(A Healthy Weight for Life: A National Strategy for Malta 2012 – 2020)

In July 2013, the government launched an outreach team about anti-obesity. This team is found at various popular places such as in Valletta and leaflets are distributed in order to stress the importance of exercising, at least half an hour three times a week. This campaign also encourages people to eat a Mediterranean balanced diet based mainly on fruit and vegetables, grains, olive oil, beans, nuts and legumes. Poultry, eggs and meat should not be consumed daily.

There are many ways of tackling the growing problem of an overweight population and it is vital to recognise that any initiatives taken to address this issue are important investments in the future. By improving the lifestyles of children in Malta we are likewise improving the health of the adults that these children will one day grow into. An overall healthier population will alleviate much of the unnecessary burden on European healthcare systems. For this to be achieved, however, cooperation is needed – not only across member states, but also between policy-makers and citizens themselves (Casa, 2012)


‘Tax fast foods, says doctor about Malta’s obesity problem.’ (February 2013)  Jacob Borg

‘Childhood obesity: a critical Maltese health issue’ (2007), Journal of the Malta College of Pharmacy Practice, Issue 12. Victor Grech

‘Audit of the diagnosis and management of adult obesity in a Maltese general practice’, 2012

Daniel Sammut, David Sammut, Jason Bonnici. Malta Medical Journal Volume 24 Issue 01

‘Comparison of body mass index of a national cohort of Maltese children over a 3-year interval’ (2011). Victoria Farrugia Sant’Angelo, Victor Grech.  Malta Medical Journal Volume 23 Issue 01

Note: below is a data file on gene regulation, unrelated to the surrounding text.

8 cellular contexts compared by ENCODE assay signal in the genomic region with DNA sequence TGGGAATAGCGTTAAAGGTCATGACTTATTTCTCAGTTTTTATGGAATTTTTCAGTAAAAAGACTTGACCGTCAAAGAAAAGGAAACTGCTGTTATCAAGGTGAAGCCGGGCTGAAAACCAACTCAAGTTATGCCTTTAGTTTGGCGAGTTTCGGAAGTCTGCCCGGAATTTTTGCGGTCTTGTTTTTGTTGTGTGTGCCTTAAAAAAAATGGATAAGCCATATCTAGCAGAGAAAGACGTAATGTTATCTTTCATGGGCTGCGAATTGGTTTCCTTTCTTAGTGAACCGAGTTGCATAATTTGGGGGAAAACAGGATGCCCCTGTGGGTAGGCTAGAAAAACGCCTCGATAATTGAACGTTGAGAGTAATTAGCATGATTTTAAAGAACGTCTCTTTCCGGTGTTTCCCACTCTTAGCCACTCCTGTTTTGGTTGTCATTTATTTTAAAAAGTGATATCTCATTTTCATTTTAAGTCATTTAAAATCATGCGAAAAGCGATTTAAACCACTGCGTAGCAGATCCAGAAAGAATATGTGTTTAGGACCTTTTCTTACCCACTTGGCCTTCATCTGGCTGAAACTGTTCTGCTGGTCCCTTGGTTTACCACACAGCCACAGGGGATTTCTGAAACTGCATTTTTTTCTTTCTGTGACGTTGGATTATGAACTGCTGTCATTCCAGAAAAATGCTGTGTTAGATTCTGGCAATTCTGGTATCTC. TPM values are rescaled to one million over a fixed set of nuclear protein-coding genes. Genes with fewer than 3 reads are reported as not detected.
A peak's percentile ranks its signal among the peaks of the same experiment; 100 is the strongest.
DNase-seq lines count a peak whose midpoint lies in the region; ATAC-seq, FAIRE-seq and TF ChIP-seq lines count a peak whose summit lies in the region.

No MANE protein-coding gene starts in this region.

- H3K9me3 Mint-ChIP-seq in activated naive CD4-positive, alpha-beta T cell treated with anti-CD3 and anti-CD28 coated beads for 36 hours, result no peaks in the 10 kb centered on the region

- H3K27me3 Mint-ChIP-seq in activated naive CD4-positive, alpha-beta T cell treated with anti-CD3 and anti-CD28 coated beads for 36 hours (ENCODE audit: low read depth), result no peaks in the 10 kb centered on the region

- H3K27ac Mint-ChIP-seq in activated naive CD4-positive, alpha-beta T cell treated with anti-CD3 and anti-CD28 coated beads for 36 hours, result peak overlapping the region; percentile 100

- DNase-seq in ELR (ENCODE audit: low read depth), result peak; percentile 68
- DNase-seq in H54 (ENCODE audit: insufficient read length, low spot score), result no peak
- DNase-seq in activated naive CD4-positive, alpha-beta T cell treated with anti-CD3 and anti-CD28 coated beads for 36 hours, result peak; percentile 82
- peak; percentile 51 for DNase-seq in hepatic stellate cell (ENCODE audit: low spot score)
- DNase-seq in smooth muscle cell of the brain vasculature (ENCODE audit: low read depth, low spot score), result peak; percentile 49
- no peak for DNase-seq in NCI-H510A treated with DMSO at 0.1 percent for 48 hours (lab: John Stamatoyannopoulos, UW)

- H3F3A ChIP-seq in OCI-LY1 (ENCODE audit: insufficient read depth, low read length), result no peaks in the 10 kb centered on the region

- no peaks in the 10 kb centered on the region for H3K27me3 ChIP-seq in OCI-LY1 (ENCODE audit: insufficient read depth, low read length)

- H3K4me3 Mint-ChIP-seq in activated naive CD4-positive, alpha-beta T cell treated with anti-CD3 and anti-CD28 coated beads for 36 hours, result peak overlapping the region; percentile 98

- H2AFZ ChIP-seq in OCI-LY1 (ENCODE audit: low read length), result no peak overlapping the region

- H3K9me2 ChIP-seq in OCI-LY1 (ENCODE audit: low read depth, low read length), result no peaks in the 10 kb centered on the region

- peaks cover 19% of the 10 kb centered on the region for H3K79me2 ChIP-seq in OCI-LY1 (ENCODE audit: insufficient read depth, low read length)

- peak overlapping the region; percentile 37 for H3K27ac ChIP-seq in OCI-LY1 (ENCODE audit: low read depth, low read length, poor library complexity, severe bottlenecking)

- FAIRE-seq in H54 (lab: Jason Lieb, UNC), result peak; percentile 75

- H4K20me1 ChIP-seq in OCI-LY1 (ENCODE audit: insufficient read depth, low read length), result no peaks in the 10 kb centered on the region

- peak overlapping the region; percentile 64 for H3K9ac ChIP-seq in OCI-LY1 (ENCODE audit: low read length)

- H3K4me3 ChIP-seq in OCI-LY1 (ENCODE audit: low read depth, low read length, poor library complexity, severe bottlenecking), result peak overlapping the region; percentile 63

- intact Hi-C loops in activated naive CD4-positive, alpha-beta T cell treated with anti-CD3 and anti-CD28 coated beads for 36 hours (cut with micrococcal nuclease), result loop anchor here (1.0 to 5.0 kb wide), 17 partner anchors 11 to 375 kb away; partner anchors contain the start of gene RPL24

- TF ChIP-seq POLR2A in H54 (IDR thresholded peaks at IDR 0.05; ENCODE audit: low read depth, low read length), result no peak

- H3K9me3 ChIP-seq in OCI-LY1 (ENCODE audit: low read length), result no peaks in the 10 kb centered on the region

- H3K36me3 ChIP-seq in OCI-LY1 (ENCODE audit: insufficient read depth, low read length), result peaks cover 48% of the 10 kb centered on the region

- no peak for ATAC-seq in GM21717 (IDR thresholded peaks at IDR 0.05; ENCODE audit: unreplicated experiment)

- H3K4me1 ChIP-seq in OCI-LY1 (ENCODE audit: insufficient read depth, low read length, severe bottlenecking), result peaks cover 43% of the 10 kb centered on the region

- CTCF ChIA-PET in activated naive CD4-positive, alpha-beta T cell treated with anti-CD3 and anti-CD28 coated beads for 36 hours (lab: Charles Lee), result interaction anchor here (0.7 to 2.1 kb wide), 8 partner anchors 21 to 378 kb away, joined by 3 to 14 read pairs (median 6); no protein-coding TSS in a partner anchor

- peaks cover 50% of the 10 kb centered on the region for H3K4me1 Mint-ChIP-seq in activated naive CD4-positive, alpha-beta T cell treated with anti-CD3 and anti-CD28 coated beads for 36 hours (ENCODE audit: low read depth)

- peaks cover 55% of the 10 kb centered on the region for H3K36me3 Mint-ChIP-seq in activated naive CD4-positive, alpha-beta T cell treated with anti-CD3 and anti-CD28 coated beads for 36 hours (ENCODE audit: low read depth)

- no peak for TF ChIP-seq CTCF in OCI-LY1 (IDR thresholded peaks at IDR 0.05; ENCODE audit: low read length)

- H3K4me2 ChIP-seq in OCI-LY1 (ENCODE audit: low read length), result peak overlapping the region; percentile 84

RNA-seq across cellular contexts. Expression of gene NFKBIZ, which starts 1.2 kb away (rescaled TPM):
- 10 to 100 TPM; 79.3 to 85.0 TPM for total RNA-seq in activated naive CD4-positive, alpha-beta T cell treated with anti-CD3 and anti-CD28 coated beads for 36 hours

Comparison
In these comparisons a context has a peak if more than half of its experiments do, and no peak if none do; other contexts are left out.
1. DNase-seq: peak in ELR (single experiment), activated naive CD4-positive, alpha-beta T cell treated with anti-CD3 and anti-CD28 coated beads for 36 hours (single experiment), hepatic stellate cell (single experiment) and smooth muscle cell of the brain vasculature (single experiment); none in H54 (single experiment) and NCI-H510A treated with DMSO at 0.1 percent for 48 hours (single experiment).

A Healthy Weight for Life: A National Strategy for Malta 2012 – 2020

Solving problems associated with rising obesity (2012), David Casa


Monday, 29 September 2014 10:42

Antepartum haemorrhage (APH)

by Sarah Craus


APH complicates 3–5% of pregnancies. It is bleeding from or into the genital tract, occurring from 24+0 weeks of pregnancy and prior to the delivery of the baby. APH can lead to both fetal and maternal morbidity and mortality1 such as hypoxia, intrauterine growth retardation, infection, anaemia and post-partum haemorrhage1.

Causes of APH include placenta praevia and placental abruption (Figure 1a and b respectively2).


(a)                                                                             (b)

Risk factors include a previous pregnancy complicated by abruption or placenta praevia, multiparity, low BMI, advanced maternal age, pre-eclampsia, fetal malpresentation and smoking.

History and examination are vital when a woman presents with APH3. If there is a suspicion of placenta praevia, a vaginal examination should not be carried out as this leads to catastrophic bleeding. Ultrasound can be used to confirm the presence of a placenta praevia and then the mother should be kept in hospital until delivery, which is normally via caesarean section at 37 weeks.

If the mother is between 24+0 and 34 +6 weeks of gestation, dexamethasone should be given as the fetus’s lungs are not yet well developed. Tocolysis should not be used if the mother is hemodynamically unstable, has suffered major APH or there is evidence of fetal compromise4. The fetus should be monitored using a CTG to detect any signs of fetal distress.

In the acute setting, maternal blood should be taken for a complete blood count and coagulation screen, as well as to obtain a cross match. Oxygen should be given at 15L/minute via a mask with reservoir. Mother can be transfused with O negative blood if blood loss was significant (Figure 2).

Figure 2: Management of APH5


1.    Calleja-Agius J, Custo R, Brincat MP, Calleja N. Placental abruption and placenta praevia. Eur Clin Obstet Gynaecol 2006; 2:121–7

2.    Bleeding in Pregnancy/Placenta Previa/ Placental Abruption []

3.    Royal College of Obstetricians and Gynaecologists. Placenta Praevia, Placenta Praevia Accreta and Vasa Praevia: Diagnosis and Management. Green-top Guideline No. 27. London: RCOG; 2011

4.    Royal College of Obstetricians and Gynaecologists. Tocolytic Drugs for Women in Preterm Labour. Green-top Guideline No. 1b. London: RCOG; 2011

5.    Late Pregnancy Bleeding ELLEN SAKORNBUT, M.D., Family Health Center of Waterloo, Waterloo, Iowa, LAWRENCE LEEMAN, M.D., M.P.H., University of New Mexico, Albuquerque, New Mexico PATRICIA FONTAINE, M.D., M.S., University of Minnesota, Minneapolis, Minnesota. Am Fam Physician. 2007 Apr 15;75 (8):1199-1206.